PSI students each get a living stipend, which isn’t a lot but serves to cover meals on the weekends and any other small personal costs you might have. I found it sufficient for myself, but this could vary drastically depending on your circumstance. Since I drove here (I’m from Quebec, the province beside Ontario), I was able to bring winter clothing and everything I needed. Others had to buy all of this, which means budgeting this living stipend appropriately.
Meals during the week are provided at the Black Hole Bistro, which is the restaurant within Perimeter itself. For PSI students, most items are free, and we get three meals a day from Monday to Friday.
Perimeter provides students with computing hardware and software (laptops, Mathematica, Maple, and so on). Also, since the bread and butter of theoretical physicists is working through equations and ideas, Perimeter has a basically unlimited supply of paper, pencils, pens, and other office gear. So yes, when the email said, “Only bring your personal belongings,” they weren’t joking. This came in handy throughout the year, and made hunting for supplies much easier.
Finally, the PSI students (we’re also called “PSIons”) have our own room in Perimeter. It’s aptly called the PSI Room, and is where tutorials are done, people hang out to work, and basically is a space just for us. I preferred working in the library, but many worked in the PSI Room all the time.
Those are the logistical details in a nutshell. Again, not the most exciting of stuff, but I know that I would have liked to know this coming into the program, so I’ve done my best to satisfy that curiosity here.
PSI is broken up into roughly three sections (though this is already outdated because I hear that there won’t be any Front End starting in 2020). The first is called the Front End. During the month of August, students take a few review classes. The goal here is to help students acclimate to the new environment and set everyone on the same page. The courses here are even shorter than later on, and there is no homework (only tutorials).
In my year, the following classes were offered:
- Lie Groups and Lie Algebras
- Programming in Python
- Classical Mechanics Review
- Math for QFT
I won’t go into each one in detail, because that will get dreadfully boring. I’ll just note that I didn’t think these were super useful (except for the Classical Mechanics Review). Everything else was so new to me that I had trouble absorbing the details. It made for a rough start, to say the least. Even though there was no pressure in terms of homework or tests, I still felt like I was much worse than a lot of other students. Or rather, that I was behind because I hadn’t ever seen these topics. Combine that with the fact that these courses were sometimes just a few lectures, and you can imagine how intimidating it feels when you don’t have a good grasp on things.
The Front End courses are taught by the PSI fellows, and like most varieties in life, some are better than others. I had my personal selection of courses I enjoyed or not, but I think this will vary wildly by student.
To me, the main point of the Front End is to give students a buffer to mentally get ready for the next phase of the program: the Core Courses. In that regard, it was successful.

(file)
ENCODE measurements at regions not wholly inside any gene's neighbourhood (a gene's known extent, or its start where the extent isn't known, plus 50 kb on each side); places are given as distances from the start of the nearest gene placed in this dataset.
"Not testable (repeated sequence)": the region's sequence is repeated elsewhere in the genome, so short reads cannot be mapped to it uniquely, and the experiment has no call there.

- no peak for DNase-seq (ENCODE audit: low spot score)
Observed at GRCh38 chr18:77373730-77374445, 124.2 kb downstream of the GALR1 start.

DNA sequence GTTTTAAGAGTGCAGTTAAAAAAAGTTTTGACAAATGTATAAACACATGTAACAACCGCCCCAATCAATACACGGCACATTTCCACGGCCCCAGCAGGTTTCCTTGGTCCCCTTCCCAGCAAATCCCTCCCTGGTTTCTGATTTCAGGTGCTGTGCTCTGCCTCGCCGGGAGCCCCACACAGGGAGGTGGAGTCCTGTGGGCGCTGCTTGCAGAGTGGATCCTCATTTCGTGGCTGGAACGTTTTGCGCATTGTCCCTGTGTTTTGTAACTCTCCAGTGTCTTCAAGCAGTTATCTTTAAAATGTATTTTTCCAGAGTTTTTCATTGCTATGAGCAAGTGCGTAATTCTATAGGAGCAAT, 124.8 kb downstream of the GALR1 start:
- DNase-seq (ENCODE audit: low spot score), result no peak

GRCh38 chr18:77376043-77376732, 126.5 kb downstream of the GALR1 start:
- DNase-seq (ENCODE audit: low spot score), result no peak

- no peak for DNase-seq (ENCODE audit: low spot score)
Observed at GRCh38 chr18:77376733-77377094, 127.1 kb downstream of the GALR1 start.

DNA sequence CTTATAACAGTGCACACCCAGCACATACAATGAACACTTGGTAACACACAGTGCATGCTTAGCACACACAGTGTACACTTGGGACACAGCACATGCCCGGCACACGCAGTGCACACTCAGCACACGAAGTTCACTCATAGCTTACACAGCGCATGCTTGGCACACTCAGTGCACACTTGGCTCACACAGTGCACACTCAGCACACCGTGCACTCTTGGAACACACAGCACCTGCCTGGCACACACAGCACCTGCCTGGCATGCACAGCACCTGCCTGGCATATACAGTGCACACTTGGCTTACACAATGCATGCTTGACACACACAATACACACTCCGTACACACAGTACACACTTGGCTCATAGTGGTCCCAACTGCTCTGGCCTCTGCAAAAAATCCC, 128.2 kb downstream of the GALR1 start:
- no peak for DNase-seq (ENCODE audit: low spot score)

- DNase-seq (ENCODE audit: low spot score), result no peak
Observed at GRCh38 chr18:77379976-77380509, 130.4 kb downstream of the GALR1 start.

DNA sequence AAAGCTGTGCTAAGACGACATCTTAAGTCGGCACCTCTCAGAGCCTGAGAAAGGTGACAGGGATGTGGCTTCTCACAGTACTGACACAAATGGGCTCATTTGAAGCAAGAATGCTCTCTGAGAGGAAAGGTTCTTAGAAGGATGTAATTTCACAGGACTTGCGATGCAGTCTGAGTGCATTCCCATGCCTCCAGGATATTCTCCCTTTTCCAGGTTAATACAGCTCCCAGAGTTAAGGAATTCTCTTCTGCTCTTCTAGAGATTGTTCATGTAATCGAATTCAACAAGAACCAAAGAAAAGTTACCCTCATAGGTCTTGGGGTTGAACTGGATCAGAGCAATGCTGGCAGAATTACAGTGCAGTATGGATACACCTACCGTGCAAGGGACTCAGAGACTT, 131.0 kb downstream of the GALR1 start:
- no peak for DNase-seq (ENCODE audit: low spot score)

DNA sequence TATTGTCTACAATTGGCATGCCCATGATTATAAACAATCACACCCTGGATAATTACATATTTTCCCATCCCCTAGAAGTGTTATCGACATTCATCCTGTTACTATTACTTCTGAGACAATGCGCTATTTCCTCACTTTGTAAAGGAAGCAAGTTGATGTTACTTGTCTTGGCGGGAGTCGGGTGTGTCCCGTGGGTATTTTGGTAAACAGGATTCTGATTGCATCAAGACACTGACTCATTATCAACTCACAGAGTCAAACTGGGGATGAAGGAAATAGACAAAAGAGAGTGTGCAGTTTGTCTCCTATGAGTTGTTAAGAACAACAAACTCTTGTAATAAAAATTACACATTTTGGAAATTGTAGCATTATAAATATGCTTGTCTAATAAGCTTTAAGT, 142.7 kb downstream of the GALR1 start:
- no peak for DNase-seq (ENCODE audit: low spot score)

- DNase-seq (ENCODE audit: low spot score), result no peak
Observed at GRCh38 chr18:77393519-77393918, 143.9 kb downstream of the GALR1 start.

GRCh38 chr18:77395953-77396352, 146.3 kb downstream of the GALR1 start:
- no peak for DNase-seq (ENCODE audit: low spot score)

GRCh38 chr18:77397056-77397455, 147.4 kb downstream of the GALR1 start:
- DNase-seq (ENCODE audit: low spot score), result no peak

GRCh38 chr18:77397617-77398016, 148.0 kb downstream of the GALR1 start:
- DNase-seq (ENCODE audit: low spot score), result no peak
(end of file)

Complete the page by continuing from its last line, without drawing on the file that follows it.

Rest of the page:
As the name suggests, these are the courses that every PSI student needs to take. There are six courses, and they are spread out over the fall semester (from September to December):
- Relativity Theory
- Quantum Theory
- Quantum Field Theory I
- Statistical Physics
- Quantum Field Theory II
- Condensed Matter
I’ve listed them in the order that they occur. The PSI program has experimented with different schedules, but the way it usually works is that two courses are given at the same time (so group them up in the list above). The courses last for either three or four weeks (these are the two variants we tried). When the course lasts for three weeks, that means you have class every single day. In particular, the schedule looks something like this:
- 90 minutes for first class (beginning at 09:00)
- 15 minutes for a break
- 90 minutes for second class
- Two hours for lunch
- 90 minutes for tutorial from first class
- 90 minutes for tutorial from second class
If you’re looking at this and think it’s a lot, you’re right. And this is repeated every weekday (sometimes with less tutorials in the afternoon) for three weeks. I remember taking Relativity and Quantum Theory under this schedule and thinking that there was just so much to absorb every day. It was quite the onslaught. You can definitely do it, but it takes a lot out of you.
At the end of three weeks, we had a week off. This sounds nice, but what it’s to prepare for the interviews. You can think of these as “final exams”, but they aren’t quite that.
The interview works as follows. For about 30-40 minutes, you go into a room and talk with two of the PSI fellows about concepts you saw in the course. They might ask you to prove something, or sketch out the argument on a blackboard. It’s not as high-stakes as an exam, but I’d be lying if I said I didn’t prepare for these a lot. In fact, I would almost say that I prepared more than I did for exams when I was in undergrad. I guess I was just worried about this different format than what I was used to. At the end, they tell you how you did and if you passed.